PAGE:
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As an initiative to maintain a healthy work-life balance, we were made to try Zumba out for one day after our office and see how we feel. While dance was not something that struck a chord with everyone, there were a few of us that stayed back to finish the class.
Even though most of us were in office clothes and were sweaty, red and breathless after the class, all of us felt a certain level of satisfaction and a sense of team belonging after we were done.
This made us delve deeper into our relationships with the physical workouts that we did individually and we found out that most of us didn’t do workouts just to maintain physical fitness, but to help us maintain a certain level of mental peace as well.
Out of a team of seven people, we found out that almost all of us had different workout routines(if at all) and our own reasons why we stuck to that workout. While some stuck to gymming and weights; some explored running and jogging; some revelled in yoga and meditation. And here’s how they helped us:-
One of the first things that one, who starts doing a workout regularly, feel is the increased amount of attentiveness in their work routines. After the initial days of struggles of muscular cramps, one is energized more and feels less sleepy throughout the day. According to the nutritionist Kirsi Bhasin, this happens because regular exercise allows more oxygen and blood circulation to your brain and the rest of the body, which not only makes you more attentive but also results in increased functioning throughout your body and heightened energy production.
Increased Capacity to Think and Create:
“To give up running would be like giving up writing, which would be like giving up living.” This is what Haruki Murakami, one of the most established authors of the 21st Century, said in his memoir What I Talk About When I Talk About Running. Be it a complex code or an 800-word article, thinking your way creatively to complete your task, is one of your biggest weapons to succeed in your career. Many studies have suggested that the parts of the brain that control thinking and memory (the prefrontal cortex and medial temporal cortex) have greater volume in people who exercise versus people who don’t. Thus, it is now proven that exercise changes the brain in ways that protect memory and thinking skills!
Lesser Mood Swings:
What is one of the greatest feeling to take back home after work? Satisfaction. When you complete a workout, you feel a sense of rush which is a mix of both excursion and happiness of completing a task. No matter how bad a day at work you’re gonna have in terms of productivity, there is always something which can immediately elevate your mood. Thus, your feelings stay in balance throughout the day and so does your communication and cohesion with the rest of the team members (even when they’re giving you a tough time!)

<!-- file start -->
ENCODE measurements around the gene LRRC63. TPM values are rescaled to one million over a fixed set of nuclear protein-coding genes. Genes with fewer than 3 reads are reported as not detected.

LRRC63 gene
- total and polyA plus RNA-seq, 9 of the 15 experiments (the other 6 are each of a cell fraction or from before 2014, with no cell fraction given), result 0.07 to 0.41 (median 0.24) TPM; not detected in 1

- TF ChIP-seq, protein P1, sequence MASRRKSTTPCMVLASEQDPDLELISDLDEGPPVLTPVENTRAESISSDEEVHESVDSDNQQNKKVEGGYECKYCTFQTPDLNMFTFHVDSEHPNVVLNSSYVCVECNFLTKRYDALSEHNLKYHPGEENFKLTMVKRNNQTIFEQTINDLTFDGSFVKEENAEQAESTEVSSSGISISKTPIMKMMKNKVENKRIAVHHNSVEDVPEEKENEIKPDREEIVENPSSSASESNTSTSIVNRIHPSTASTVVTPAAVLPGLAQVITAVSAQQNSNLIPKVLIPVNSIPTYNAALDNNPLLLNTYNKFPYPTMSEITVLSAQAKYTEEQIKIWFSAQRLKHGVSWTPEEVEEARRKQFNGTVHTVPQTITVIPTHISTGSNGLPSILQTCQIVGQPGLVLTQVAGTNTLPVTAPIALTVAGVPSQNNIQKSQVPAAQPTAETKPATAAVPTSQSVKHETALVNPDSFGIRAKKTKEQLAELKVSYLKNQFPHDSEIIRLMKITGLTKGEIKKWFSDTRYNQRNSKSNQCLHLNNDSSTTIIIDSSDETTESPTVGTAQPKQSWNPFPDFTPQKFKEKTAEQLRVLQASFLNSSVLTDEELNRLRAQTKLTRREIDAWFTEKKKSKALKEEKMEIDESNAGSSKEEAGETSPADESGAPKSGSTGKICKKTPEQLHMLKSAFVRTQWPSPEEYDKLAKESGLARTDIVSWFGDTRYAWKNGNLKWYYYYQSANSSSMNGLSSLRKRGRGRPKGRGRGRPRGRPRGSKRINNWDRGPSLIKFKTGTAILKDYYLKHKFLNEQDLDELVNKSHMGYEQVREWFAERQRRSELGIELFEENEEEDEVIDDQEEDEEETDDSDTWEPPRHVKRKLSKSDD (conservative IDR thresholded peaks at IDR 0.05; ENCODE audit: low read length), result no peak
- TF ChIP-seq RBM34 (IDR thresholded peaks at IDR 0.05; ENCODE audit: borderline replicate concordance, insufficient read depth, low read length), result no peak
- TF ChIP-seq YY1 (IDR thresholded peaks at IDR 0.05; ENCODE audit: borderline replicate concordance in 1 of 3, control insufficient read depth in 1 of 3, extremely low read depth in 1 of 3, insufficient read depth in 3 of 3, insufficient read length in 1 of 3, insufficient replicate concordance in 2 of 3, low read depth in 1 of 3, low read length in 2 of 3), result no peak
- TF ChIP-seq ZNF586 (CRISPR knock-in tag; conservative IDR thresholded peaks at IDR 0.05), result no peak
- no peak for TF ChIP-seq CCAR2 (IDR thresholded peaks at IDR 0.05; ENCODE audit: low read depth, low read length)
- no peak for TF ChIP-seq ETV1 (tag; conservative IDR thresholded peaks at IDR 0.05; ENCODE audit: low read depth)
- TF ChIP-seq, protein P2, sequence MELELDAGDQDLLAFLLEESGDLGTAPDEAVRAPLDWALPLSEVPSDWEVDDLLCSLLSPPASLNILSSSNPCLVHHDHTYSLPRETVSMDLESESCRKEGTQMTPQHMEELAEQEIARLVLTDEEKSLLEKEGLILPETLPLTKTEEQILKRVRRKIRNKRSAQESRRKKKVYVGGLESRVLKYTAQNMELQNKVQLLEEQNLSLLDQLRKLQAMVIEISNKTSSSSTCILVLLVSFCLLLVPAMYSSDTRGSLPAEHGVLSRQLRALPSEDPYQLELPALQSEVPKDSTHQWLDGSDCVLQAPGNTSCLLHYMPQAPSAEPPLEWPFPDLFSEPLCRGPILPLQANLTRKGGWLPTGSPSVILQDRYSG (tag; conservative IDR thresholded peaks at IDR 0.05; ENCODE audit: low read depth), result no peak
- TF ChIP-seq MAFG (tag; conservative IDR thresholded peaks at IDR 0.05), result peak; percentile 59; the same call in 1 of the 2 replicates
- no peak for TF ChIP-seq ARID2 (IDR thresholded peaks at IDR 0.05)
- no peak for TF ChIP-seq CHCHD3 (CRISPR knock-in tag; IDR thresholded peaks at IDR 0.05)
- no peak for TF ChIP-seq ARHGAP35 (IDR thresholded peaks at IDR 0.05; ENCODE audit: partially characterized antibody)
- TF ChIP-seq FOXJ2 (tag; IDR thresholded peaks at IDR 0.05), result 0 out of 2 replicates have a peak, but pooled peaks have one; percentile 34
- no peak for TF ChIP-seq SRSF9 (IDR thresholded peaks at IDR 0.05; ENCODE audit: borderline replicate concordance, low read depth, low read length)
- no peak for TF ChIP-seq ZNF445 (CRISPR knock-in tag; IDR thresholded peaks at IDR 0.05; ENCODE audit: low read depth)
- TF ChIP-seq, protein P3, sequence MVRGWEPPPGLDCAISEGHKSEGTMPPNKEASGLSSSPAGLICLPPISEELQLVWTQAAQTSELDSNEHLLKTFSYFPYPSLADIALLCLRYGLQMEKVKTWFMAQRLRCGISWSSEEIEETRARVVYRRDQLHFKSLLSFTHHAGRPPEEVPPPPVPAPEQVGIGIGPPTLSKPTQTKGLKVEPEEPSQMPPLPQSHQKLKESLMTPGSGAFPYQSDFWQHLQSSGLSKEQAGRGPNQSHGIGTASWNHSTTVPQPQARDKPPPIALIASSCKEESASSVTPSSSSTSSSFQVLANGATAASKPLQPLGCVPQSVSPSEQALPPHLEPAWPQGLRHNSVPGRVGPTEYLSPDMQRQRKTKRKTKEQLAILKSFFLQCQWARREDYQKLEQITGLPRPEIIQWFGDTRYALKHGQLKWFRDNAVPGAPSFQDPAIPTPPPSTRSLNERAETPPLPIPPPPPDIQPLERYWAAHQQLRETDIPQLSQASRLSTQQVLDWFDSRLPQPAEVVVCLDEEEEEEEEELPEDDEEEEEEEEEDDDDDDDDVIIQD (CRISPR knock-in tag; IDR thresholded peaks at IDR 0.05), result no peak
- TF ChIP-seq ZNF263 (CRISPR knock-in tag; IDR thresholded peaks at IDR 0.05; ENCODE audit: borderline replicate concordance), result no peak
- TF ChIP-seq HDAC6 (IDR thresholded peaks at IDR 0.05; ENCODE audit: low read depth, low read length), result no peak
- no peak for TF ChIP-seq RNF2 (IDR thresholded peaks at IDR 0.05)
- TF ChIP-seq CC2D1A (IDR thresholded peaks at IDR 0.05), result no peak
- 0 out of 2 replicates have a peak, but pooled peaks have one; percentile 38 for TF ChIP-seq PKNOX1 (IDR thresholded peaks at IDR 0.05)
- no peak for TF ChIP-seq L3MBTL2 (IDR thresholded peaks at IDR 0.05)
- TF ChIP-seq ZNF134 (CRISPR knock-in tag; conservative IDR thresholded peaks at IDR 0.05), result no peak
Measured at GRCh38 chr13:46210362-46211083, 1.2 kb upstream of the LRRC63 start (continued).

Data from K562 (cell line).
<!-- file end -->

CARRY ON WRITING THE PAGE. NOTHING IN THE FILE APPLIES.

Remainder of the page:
According to one of our team members, “I have actually experienced a change in my daily productivity. I am calmer and more energized. If I don’t meditate for a few days I can feel mood swings and over-burdened, which I was wasn’t really aware of earlier and can feel the difference after meditating daily.”
Better Time Management:
The motivation behind working out consistently is the sense of achieving a bigger goal; be it in terms of reducing a certain amount of weight, gaining one more ab, or simply running a mile more in the same time. This goal-directed thinking makes us more disciplined in the work we are doing and gives us a greater understanding of how we can manage more work in a given set of time.
Motivation to Eat Healthily:
Once, you start working out, you start connecting your feelings to your physical body and start realising what works for your body and what doesn’t. It gives you a greater respect for your physical self, and thus, makes you conscious of how you are treating it with the kind of food you take. Not only workout convinces you to eat healthier, but it also makes you realise the feeling of accomplishment in keeping yourself clean of all sorts of junk.
So, how much exercise is usually required to maintain a healthy work life?
According to Harvard Health, standard recommendations advise half an hour of moderate physical activity most days of the week, or 150 minutes a week. If that seems daunting, start with a few minutes a day, and increase the amount you exercise by five or 10 minutes every week until you reach your goal.
And if you don’t have the discipline to do it on your own? Try any or all of these ideas:
- Join a class or work out with a friend who’ll hold you accountable.
- Track your progress, which encourages you to reach a goal.
- If you’re able, hire a personal trainer. (Paying an expert is good motivation.)
“I just wished I looked as good as I felt and I started doing heavy weightlifting. Whatever it is, you find that thing that makes you mentally feel better. And the moment I started to feel mentally good, I started to feel physically amazing!”
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